D.C. elected officials are trying, and so far failing, to find a way to fight back against the most hostile Congress and presidential administration they have faced in decades.
Part state, part city and granted self-government only in the 1970s, the District has always endured an uneasy relationship with the federal government, which retains the seldom-used power to meddle with the District’s laws and budget.
But not since the 1990s — when a federally empowered control board seized the levers of government to rescue the city from financial crisis — has the District faced the prospect of such aggressive interference in its affairs, say longtime observers of local politics.
“I want to be optimistic, but I don’t wake up many mornings feeling good about things,” said Arrington Dixon, who served on the first D.C. Council, elected in 1974. “The [federal] leadership here seems to be so harsh and insensitive. We’re at their mercy in many respects. We’re on the menu.”
The twin threats to D.C.’s autonomy are clear. On one hand are congressional Republicans determined to gut they city’s progressive policies, including the legalization of assisted suicide and marijuana use, and some of the nation’s strictest gun controls.
On the other is a president who has declared an unofficial war on America’s large, liberal cities, promising a crackdown on their sizable immigrant populations and promising to repeal the Affordable Care Act, which extended Medicaid coverage to many of the urban poor, including more than 10 percent of D.C. residents.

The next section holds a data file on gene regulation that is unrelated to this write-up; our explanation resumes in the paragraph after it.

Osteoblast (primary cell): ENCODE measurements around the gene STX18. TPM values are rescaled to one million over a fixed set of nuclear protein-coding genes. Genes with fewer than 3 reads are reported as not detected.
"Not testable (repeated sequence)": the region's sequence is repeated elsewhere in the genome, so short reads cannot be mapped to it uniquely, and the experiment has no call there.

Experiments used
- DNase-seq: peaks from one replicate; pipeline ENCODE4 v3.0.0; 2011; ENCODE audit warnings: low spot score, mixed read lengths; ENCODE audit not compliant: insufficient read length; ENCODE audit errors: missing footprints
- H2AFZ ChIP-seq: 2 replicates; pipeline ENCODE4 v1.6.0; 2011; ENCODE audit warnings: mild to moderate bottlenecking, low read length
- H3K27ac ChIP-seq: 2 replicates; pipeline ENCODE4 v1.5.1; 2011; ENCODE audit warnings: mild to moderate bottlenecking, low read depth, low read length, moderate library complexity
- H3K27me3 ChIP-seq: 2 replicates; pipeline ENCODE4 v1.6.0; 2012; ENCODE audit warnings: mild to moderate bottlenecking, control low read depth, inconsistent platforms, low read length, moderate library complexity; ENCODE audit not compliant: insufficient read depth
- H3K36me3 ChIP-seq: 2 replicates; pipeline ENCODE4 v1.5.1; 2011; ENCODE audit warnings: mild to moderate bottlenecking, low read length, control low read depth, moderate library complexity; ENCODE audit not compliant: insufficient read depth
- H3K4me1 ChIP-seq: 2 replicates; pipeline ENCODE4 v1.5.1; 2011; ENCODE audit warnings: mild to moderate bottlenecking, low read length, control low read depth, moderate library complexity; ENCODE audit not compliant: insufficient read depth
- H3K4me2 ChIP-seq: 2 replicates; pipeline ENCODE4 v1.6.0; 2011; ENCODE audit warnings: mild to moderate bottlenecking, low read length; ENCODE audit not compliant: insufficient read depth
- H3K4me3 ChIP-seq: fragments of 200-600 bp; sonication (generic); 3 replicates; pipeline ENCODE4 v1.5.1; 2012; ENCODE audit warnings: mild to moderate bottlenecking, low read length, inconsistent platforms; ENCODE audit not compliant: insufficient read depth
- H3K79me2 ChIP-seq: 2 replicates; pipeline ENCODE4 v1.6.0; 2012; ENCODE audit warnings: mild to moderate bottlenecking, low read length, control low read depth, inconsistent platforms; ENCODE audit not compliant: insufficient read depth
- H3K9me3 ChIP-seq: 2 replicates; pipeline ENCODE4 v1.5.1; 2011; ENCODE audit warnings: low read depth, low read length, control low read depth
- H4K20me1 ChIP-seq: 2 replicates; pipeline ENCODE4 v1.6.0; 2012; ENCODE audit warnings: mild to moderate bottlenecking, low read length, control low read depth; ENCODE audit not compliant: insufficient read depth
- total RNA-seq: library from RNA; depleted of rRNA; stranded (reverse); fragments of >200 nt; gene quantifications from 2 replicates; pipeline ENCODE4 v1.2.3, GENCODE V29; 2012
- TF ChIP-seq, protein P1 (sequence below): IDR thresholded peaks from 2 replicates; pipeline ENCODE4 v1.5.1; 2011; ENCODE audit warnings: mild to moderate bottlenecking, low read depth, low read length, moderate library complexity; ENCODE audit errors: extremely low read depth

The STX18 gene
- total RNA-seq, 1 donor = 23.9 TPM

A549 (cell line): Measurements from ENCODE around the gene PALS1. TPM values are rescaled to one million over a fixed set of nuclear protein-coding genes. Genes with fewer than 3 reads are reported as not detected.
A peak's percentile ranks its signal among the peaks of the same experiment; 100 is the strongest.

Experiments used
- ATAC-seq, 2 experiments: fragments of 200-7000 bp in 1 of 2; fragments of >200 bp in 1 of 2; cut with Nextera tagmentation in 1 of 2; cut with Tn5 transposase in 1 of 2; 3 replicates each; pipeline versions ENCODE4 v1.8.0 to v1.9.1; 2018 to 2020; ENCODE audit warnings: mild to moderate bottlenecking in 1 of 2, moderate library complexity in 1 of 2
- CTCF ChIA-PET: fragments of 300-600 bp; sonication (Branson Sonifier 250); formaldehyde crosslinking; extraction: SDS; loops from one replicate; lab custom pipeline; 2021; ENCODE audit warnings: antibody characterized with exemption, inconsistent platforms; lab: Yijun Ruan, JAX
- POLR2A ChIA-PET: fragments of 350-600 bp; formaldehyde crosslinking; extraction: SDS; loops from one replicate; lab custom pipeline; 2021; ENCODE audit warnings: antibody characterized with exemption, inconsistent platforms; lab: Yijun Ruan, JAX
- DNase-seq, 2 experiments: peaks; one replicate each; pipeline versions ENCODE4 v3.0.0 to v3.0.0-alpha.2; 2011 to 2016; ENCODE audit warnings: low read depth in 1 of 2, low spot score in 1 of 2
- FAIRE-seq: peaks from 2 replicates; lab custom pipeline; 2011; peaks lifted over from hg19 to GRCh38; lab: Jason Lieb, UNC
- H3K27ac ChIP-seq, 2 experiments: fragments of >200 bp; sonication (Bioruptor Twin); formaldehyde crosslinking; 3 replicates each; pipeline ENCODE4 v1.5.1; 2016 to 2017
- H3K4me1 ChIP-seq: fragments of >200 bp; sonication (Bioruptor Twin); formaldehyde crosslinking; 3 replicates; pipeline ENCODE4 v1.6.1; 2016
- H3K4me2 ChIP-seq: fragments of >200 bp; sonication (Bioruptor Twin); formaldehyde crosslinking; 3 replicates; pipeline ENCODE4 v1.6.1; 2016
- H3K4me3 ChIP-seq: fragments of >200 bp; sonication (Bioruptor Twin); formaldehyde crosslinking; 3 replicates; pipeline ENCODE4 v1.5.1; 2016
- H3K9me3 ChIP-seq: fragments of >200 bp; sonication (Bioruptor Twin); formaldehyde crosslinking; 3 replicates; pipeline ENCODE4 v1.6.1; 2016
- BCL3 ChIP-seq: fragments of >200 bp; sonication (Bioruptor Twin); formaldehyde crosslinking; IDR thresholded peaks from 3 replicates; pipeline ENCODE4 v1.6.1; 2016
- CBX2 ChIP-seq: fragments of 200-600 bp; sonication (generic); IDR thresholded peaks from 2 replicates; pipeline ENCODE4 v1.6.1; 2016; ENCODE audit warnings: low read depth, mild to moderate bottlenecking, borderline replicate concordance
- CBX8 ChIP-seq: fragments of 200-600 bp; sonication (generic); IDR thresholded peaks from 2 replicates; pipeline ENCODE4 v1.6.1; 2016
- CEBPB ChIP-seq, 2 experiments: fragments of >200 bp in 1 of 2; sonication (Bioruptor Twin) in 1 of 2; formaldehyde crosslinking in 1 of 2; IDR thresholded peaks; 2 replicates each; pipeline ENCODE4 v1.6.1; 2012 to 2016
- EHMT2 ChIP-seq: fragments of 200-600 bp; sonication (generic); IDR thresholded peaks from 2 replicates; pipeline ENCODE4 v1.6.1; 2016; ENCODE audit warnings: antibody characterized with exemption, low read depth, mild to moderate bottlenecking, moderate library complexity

The District’s perilous circumstances were illustrated over the past week. Just days after President Trump’s executive order that federal dollars be stripped from cities that harbor illegal immigrants, the House threatened to ramp up oversight of the District — or perhaps dismember it and return its land to Maryland, as Rep. Jason Chaffetz (R-Utah) suggested Tuesday during a House Oversight Committee hearing.
Still unclear is how local elected leaders will react to this onslaught.
Democratic officials in other big cities have adopted a defiant tone toward Trump. In the District, with its unique vulnerability to federal intervention, such an approach risks antagonizing a president who could help deflect attacks from members of his own party in Congress.
Such practical calculations must be weighed against the mood of the District’s overwhelmingly Democratic electorate, many of whom have joined the protests that have convulsed the city since the presidential inauguration and 96 percent of whom did not vote for Trump.
Mayor Muriel E. Bowser (D) has so far tried to walk a fine line. She has voiced clear, albeit muted, support for the District’s status as an immigrant “sanctuary city” and wrote a letter to the House GOP leadership in defense of Obamacare. But she has avoided specific attacks on the president or members of Congress, and some say she has been too passive.
Sapna Pandya, executive director of the immigrant rights group Many Languages One Voice, said the District should be making backup plans in case Trump follows through on promises to cut federal funds from cities whose police officers do not cooperate with immigration authorities.
Bowser and the council “need to be proactive in identifying some of the alternate sources of money in the city, so we don’t get the rug pulled out from under us,” she said.